Horse dispute delays Travellers’ move to new houses

Some of the new houses built at Cabragh West, Thurles.

By Conor Kane

A group of Traveller families have said they will not move into a €1.7m development of new houses which the local council has built for them unless stables and land are provided for their horses at each house.

The dispute has arisen at Cabragh Bridge outside Thurles, where members of an extended Traveller family have lived for about 50 years and centres on the construction of six houses on a site opposite their temporary settlement.

Tipperary County Council said it is in “discussions” with the people involved to try and resolve the problem.

The houses — two five-bedroom and four three-bedroom — are all but complete but for some minor issues which have to be resolved by the building contractor. However, the Travellers living across the road say they will not be occupying them unless two stables and at least half an acre of land are included behind each dwelling for their horses.

The development of the detached houses, with concrete walls to the rear, wooden fencing and a stone wall at the front, took over two years to build at a cost of €1.7m.

“They were to be built with a half-acre behind each house, with two stables,” Philip McCarthy, one of the residents of the site at Cabragh Bridge, said at the weekend. “They [Tipperary County Council] changed it to a group project, like a mini-housing estate. The agreement was two stables and a half an acre for the horses, but they never came up with that.”

Mr McCarthy, who is in his 40s and who has lived at the Bridge all his life, said the council made the original agreement with his late father, William McCarthy, over a decade ago.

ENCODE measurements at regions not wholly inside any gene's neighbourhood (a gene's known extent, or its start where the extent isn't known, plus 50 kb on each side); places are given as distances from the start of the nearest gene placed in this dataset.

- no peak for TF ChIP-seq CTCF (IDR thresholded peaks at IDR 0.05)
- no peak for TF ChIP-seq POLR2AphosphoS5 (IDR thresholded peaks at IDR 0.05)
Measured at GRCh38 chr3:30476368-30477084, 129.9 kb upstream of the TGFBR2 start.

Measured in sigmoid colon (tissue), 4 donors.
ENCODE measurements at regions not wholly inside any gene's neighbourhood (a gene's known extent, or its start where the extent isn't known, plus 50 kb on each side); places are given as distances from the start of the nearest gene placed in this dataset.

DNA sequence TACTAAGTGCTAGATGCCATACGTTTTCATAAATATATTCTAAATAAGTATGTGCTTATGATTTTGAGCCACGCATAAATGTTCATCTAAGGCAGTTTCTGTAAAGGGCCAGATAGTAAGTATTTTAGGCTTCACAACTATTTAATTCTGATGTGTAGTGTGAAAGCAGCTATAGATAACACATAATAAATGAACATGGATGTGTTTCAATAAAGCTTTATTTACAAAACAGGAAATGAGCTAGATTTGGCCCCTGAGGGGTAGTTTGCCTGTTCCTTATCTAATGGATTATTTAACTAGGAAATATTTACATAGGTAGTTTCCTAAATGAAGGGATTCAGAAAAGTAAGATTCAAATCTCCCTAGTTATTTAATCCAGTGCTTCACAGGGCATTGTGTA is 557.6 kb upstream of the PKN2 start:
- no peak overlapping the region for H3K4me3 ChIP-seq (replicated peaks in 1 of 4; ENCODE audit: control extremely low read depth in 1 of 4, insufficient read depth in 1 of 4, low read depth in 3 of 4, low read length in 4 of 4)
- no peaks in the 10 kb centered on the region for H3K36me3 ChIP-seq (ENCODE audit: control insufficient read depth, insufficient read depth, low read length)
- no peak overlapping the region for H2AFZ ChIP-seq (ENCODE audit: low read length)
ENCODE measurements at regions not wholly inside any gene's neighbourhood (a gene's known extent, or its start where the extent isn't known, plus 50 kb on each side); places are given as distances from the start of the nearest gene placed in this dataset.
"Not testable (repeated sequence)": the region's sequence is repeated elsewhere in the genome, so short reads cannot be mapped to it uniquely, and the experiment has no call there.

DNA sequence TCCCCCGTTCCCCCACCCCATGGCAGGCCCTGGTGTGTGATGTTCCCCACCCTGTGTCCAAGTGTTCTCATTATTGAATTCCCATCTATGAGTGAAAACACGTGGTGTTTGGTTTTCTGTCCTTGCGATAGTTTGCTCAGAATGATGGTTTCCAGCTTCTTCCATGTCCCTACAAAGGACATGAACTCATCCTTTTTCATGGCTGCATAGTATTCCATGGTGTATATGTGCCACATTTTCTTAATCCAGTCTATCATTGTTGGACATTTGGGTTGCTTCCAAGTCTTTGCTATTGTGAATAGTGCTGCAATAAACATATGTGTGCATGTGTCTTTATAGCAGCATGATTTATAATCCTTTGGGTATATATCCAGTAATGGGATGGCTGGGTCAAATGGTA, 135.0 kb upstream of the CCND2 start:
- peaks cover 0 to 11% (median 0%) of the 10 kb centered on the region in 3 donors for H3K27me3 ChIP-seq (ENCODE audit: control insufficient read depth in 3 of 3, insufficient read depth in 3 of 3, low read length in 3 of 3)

However, the council maintains it has provided what it said it they would provide.

“Our livestock is our culture, and a big, big part of our life,” Mr McCarthy said. “We’ll have to come to some sort of agreement, because otherwise it’s no good to us.

We have paddocks here and stables and stuff, which is not across the way [in the new development]. It’s a beautiful project and we’re happy with the project, but there’s no room for the livestock. That’s what’s holding us up at the moment. They want us to drop our culture and throw it aside. It’s a very, very hard thing for us to do. It’s in our life, we’re going back centuries.

Tipperary County Council said it is waiting on the contractor to finalise some outstanding issues with the construction.

“The council is also seeking vacant possession of the existing unauthorised site and is in discussion with the families in respect to same,” it said.

Asked if there is any sign of the houses being occupied, the council said: “Discussions are taking place amongst the parties with a view to resolving the matter at the earliest possible timeframe.”

The matter is likely to be raised at today’s meeting of Tipperary County Council.

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